Over thirty scholars examine the development of folklore studies
through the lens of over one hundred years of significant activity
in a state that has provided grist for the mills of many prominent
folklorists. In the past the Folklore Society of Utah has examined
the work of such scholars in biographical and other essays
published in its newsletters. This book incorporates those essays
and goes well beyond them to include many other topices, offering a
thorough history of folklore studies and a guide to resources for
those pursuing research in Utah now and in the future.
The essays survey the development and contributions of folklore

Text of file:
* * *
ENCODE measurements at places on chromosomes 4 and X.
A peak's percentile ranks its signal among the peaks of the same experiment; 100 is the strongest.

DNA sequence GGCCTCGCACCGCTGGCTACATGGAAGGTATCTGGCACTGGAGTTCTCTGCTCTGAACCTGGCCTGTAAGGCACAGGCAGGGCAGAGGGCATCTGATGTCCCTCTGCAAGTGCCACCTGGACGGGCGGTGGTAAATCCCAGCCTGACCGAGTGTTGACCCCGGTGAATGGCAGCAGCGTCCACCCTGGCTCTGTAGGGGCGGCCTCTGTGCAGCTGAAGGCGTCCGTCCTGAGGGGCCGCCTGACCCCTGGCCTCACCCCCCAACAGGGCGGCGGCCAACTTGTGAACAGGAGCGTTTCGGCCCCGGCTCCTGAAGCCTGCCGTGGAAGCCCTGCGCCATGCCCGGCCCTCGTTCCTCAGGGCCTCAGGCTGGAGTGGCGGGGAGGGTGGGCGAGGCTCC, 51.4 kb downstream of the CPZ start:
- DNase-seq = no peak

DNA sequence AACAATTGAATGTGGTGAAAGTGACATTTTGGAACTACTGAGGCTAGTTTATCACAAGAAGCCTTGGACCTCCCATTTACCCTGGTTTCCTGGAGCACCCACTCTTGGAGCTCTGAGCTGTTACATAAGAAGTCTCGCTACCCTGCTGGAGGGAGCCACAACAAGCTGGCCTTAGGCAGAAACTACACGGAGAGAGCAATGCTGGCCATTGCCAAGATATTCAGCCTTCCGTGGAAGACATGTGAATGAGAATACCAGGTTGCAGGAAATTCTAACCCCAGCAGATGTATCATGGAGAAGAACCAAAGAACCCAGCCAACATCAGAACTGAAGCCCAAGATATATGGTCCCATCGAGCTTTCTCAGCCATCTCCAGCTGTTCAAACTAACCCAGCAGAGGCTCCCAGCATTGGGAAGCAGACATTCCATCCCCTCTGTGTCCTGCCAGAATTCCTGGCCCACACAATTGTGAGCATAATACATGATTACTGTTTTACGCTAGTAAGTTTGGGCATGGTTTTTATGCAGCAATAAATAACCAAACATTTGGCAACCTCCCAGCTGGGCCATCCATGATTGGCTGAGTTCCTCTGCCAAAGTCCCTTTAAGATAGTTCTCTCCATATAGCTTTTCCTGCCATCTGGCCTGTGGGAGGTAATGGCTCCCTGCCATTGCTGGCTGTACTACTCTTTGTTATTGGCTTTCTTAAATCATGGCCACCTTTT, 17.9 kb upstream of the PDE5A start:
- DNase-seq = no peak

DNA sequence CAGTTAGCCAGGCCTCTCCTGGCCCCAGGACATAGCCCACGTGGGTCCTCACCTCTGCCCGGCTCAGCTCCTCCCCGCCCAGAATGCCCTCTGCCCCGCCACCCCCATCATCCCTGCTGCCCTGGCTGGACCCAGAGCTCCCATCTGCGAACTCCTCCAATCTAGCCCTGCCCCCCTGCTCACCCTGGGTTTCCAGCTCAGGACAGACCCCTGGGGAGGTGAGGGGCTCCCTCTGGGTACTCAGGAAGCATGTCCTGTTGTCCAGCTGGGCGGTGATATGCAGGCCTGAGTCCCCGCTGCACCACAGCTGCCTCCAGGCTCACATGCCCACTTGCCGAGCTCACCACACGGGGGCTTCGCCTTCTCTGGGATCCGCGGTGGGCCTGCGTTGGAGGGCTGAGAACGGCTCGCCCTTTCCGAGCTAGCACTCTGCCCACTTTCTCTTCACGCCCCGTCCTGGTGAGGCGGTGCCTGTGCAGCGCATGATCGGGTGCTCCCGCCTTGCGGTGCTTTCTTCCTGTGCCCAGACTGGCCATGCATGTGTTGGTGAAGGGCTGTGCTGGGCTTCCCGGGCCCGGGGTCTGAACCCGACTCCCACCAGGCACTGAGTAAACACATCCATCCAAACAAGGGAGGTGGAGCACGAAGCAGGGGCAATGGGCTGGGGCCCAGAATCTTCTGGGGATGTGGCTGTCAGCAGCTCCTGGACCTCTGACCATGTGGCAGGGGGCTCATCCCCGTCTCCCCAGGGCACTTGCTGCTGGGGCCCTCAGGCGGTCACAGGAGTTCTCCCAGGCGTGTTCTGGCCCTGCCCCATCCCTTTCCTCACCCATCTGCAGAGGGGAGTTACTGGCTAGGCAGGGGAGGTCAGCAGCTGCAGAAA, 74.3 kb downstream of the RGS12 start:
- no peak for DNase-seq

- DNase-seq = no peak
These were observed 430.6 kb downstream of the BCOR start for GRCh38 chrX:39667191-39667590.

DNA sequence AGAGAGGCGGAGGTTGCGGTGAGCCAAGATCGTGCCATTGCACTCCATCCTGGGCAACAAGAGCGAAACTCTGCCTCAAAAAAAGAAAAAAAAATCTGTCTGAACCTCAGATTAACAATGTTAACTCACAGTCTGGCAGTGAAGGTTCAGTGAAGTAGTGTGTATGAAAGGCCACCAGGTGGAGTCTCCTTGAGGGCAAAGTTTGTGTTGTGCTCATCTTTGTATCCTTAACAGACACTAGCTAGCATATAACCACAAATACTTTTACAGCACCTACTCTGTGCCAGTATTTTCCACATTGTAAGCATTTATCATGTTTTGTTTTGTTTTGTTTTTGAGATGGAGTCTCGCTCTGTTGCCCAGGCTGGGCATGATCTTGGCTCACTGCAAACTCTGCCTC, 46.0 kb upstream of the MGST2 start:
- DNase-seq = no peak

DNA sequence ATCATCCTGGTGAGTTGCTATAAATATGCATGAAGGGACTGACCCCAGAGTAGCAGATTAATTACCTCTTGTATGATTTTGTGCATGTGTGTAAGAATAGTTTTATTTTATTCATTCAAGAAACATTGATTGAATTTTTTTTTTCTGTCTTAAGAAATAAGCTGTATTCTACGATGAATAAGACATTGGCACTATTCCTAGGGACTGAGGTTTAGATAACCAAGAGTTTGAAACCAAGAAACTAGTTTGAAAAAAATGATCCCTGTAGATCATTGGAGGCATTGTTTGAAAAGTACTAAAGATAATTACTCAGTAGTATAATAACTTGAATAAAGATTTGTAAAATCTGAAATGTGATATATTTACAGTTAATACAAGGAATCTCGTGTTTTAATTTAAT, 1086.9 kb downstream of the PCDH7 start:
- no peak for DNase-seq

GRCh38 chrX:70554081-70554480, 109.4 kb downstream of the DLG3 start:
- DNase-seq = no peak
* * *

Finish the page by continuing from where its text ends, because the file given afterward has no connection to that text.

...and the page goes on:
studies in Utah from 1892 to 2004 but also represent developments
in both academic and public-sector folklore throughout the United
States. Following a thorough historical introduction, part I
profiles the first folklorists working in the state, including
Hector Lee, Thomas Cheney, Austin and Alta Fife, Wayland Hand, and
Lester Hubbard. Part II looks at the careers of prominent Utah
folklorists Jan Harold Brunvand, Barre Toelken, and William B.
Wilson, as well as the works of the next, current generation of
folklorists. Part III covers studies in major folklore genres, with
essays on the study of material culture, vernacular architecture,
and Mormon, ethnic, Native American, and Latino folklore. Part IV
examines public folklore programs including organizations,
conferences, and tourism. Back matter describes academic programs
at Utah institutions of higher education, summarizes the holdings
of the various folklore archives in the state, and provides a
complete cross-indexed bibliography of articles, books, and
recordings of Utah folklore.
Subjects: Sociology, Anthropology
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